The Fire Temple

Fire Temple (1) (640x386)

Getting back to my recent visit to Kildare town, there is a rather interesting structure which is located on the north side of St. Brigid’s Cathedral grounds. This is the site of the ancient Fire Temple associated with the Gaelic Goddess Brigid. In Irish Lore, Brigid was the daughter of Dagda, a member of the Tuatha Dé Danann and a deity in her own right. Brigid has long been associated with Kildare going back as far as the arrival of the Tuatha Dé Danann in Ireland, circa 1897 B.C. Being seen as a Triple Goddess, Brigid encompassed the three aspects of Fire, Healing and Poetry. And it was on this very spot were the Priestesses or female Druids were said to keep Brigid’s sacred flame alight. With the arrival of Christianity in Kildare, the goddess Brigid’s influence was so strong that it could not be ignored or suppressed and so much of her rituals and influence were incorporated into the new religion.

Fire Temple (2) (640x426)

When St. Brigid arrived in Kildare to found her monastery around 470AD, she two continued the ancient tradition and kept the flame of the Goddess alive. The infamous Welsh chronicler Giraldus Cambrensis whom had visited Kildare once described the Fire Temple as being ‘’ surrounded by a hedge, made of stakes and brushwood, and forming a circle, within which no male can enter; and if anyone should presume to enter, which has been sometimes attempted by rash men, he will not escape the divine vengeance’’. Sadly the flame which had been kept alive for centuries was finally extinguished in the 16th century after the suppression of the monasteries by King Henry VIII of England. The flame stayed extinguished for over four centuries, until 1993 when the flame was relit by the Brigidine sisters. Since then, the Brigidine Sisters in Kildare have tended the flame in their Centre, Solas Bhride.  A small fire is often lit in the fire temple for ritual on St. Brigid’s feastday on the 1st February.

Fire Temple (3) (640x426)For these and more of my images, why not visit my Website or join me on Facebook or Twitter.

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About edmooneyphotography

Photographer, Blogger, Ruinhunter, with an unhealthy obsession for history, mythology and the arcane.
This entry was posted in Diary of a Ruinhunter, Photography, Places of Interest, Religious Sites and tagged , , , , , , , , , . Bookmark the permalink.

28 Responses to The Fire Temple

  1. beetleypete says:

    Some nice contrast and atmosphere in these photos Ed. And historical lessons too, as always.
    Best wishes, Pete

  2. oglach says:

    Thanks for this; I’ve had a St. Brigid’s cross my entire life; I even once had an unknown person place a cross made of rushes outside my home; beautiful photos, beautiful writing.

  3. Karen says:

    I think this is my favorite story so far! I’m so glad Brigid’s flame is burning and tended once more.

  4. Ali Isaac says:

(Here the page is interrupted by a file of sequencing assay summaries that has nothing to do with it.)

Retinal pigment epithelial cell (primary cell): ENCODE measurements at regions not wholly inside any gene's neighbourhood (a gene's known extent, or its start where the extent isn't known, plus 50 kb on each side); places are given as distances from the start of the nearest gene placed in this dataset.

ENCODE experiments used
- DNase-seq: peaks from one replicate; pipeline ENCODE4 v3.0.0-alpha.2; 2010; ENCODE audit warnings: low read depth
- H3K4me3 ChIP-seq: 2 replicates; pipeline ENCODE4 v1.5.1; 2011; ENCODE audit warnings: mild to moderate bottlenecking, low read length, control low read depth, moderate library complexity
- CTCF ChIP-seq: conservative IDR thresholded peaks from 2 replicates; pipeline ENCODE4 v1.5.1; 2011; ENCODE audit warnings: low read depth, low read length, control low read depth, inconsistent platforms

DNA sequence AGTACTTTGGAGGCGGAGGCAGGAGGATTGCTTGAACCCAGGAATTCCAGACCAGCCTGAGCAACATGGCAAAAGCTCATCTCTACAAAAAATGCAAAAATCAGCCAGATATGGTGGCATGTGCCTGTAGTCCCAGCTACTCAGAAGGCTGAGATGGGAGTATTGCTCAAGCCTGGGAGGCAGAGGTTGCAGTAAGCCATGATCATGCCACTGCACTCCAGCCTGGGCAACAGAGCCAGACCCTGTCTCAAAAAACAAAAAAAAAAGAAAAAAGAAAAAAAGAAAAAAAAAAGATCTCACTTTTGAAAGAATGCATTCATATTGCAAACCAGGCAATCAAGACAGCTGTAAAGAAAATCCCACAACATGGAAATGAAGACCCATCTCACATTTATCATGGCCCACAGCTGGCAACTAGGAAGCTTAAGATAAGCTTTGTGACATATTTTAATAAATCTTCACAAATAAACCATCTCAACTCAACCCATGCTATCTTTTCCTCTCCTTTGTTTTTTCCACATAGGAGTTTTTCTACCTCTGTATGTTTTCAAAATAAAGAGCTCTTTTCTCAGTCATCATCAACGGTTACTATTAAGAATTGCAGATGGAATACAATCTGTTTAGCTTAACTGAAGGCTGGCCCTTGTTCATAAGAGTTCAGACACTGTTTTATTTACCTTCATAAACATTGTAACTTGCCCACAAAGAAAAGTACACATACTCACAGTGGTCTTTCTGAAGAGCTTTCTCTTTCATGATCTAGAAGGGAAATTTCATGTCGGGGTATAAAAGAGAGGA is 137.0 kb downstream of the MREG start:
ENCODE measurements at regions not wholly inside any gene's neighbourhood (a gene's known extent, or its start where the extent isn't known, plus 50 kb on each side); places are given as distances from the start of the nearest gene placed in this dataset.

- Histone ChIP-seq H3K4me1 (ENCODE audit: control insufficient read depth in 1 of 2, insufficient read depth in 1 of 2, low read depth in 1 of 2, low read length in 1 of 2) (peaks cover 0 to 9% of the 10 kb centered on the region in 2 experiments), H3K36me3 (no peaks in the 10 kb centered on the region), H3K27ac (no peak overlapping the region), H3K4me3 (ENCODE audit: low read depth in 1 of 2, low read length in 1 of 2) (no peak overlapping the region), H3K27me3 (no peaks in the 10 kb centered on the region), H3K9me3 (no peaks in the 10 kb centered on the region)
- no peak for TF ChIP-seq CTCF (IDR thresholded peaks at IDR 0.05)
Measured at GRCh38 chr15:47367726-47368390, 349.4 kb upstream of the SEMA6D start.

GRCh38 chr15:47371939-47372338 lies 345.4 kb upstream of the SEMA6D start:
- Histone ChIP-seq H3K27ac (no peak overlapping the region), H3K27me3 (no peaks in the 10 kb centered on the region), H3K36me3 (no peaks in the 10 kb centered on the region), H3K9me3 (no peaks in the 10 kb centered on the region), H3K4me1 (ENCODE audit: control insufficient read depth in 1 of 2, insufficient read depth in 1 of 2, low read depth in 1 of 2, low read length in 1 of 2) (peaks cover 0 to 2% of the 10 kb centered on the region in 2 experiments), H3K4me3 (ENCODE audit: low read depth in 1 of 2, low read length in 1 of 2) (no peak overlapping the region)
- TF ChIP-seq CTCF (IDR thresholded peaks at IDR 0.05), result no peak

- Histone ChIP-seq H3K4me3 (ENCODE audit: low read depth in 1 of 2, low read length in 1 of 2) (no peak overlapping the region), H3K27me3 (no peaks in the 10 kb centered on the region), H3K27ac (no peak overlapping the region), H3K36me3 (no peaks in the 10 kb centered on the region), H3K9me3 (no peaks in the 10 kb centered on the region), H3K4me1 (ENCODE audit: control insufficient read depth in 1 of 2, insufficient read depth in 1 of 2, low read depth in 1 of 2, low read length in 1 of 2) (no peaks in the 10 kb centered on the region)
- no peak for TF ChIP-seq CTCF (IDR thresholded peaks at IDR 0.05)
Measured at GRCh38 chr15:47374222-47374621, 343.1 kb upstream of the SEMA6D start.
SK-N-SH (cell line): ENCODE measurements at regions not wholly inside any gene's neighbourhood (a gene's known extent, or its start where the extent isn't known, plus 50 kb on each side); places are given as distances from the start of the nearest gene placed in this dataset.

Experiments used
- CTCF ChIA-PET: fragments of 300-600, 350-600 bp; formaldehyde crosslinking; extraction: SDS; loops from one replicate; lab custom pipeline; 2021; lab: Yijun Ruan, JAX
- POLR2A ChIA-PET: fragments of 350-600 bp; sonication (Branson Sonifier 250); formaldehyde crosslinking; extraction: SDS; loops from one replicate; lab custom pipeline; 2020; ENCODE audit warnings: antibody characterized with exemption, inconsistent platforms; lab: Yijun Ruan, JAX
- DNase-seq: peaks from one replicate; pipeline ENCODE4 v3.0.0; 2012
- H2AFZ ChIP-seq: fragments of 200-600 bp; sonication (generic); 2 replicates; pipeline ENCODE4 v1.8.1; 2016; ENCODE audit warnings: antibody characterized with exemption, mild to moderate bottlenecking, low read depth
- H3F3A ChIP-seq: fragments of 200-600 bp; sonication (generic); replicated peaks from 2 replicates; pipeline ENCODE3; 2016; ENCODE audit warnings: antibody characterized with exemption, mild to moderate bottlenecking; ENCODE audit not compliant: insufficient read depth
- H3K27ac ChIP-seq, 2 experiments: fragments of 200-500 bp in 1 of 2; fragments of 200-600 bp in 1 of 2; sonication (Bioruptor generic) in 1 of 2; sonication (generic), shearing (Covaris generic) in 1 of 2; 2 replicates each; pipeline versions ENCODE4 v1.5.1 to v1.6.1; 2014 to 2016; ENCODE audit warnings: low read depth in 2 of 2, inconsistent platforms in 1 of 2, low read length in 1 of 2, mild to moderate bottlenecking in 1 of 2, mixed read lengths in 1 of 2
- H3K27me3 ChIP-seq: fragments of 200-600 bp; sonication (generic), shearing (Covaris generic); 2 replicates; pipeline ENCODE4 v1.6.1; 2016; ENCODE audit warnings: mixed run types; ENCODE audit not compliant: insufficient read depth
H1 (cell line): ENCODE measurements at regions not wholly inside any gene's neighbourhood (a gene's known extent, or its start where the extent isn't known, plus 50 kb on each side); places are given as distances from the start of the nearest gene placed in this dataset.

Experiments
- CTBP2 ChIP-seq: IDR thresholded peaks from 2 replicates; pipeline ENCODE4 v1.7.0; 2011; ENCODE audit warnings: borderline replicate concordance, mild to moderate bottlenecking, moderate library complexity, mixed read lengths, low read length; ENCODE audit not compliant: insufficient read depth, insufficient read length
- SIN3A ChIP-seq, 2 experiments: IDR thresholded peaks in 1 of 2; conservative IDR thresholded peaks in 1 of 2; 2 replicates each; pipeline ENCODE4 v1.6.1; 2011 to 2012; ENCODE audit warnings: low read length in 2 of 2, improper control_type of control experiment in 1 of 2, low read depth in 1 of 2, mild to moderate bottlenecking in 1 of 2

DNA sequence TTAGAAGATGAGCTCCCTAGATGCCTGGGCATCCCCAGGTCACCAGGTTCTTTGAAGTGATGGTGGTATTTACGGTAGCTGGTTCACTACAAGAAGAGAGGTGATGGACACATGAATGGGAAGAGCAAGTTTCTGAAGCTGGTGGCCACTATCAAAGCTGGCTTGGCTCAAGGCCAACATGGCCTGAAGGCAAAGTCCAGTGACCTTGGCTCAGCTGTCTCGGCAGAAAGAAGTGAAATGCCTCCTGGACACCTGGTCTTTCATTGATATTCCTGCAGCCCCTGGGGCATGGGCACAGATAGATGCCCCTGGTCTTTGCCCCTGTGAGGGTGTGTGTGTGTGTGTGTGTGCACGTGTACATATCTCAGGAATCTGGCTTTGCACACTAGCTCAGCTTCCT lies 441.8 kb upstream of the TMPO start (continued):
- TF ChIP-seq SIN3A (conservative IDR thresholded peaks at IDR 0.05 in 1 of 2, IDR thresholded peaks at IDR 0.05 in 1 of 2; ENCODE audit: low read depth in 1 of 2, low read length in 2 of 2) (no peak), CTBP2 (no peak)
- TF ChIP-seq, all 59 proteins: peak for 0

Hi Ed, lovely images as always! Do you really think this is the spot where Brigid lit her fire? Is the wall around it part of a building once built over it, or just a boundary? And is the old oak still there, or long gone?

    • Thanks Ali, it’s a question that we may never truely know. The wall is obviously much older, defiantly a Christian addition from after the 12th century based on Geraldius description. Sadly the ancient oak is no longer there.

  5. Thrilled to see your photo of this site which had been a place i very much wanted to visit when in Ireland, still hoping . Thank you

  6. belshade says:

    Fire is a fascinating theme – Vesta – Parsees – Iran – all common themes. So far as Ireland is concerned the most interesting examples of people who influenced Ireland are the Tuatha De Danann. A very intriguing bunch of people – and in my opinion very real – not “mythological”. Des.

    • Since the dawn of time, fire has been a huge theme. The dedannan were not the first tribe to leave their mark. Their were the fomorians, parthalonians, Nemedians, fir bolg, DeDannan and then the Mileseans. All played a massive part in the development of the Gaelic race. I reckon our clasest reletives would be the Basque nation..

  7. This stuff HAS TO become a book. You are sitting on a photographic/historic goldmine!!! The second you set up a crowdfunding campaign I will donate….

  8. marvelous mono as always Ed and such a wonderful telling of the history!! I love reading these posts. Yayy I will soon be in Ireland. Can’t wait to have another dinner at the old Brazen Head in Dublin!!

  9. ulsterphotosimages says:

    Great reading !!

  10. Thanks for your lovely posts, Ed, and hey! I’m heading your way – we are selling our apartment in North Cyprus and heading to Eire. How good is that (well, for us, at least. Not sure how the Irish will take us!).

    • My absolute pleasure. Thats fantastic news. I justhope that you are ready for our unique climate and weather. I most certainly is rarely like anything you might be used too in Cyprus. But please feel free to bring some of that lovely climate from Cyprus with you, it would be most welcome 🙂
      Céad Míle Fáilte

      • Thanks for the welcome but be careful what you wish for, Ed: we are leaving – reluctantly – due to the intense summer heat in July and August, a constant 38-40C steamy heatwave. I can’t handle it any more and, having been hospitalised twice with heatstroke, have no intention of a third episode. But no doubt whenever we make it to Eire, we’ll start moaning about the cold and rain!

  11. kiwigrannz says:

    Thankyou for dropping by my blog..in a week or so I have an exciting blog about an urban explorer with newly released, never before seen imagery!! Follow me so as not to miss this fun adventure of Andre Govia.

  12. Pingback: The Round Tower of Kildare | Ed Mooney Photography

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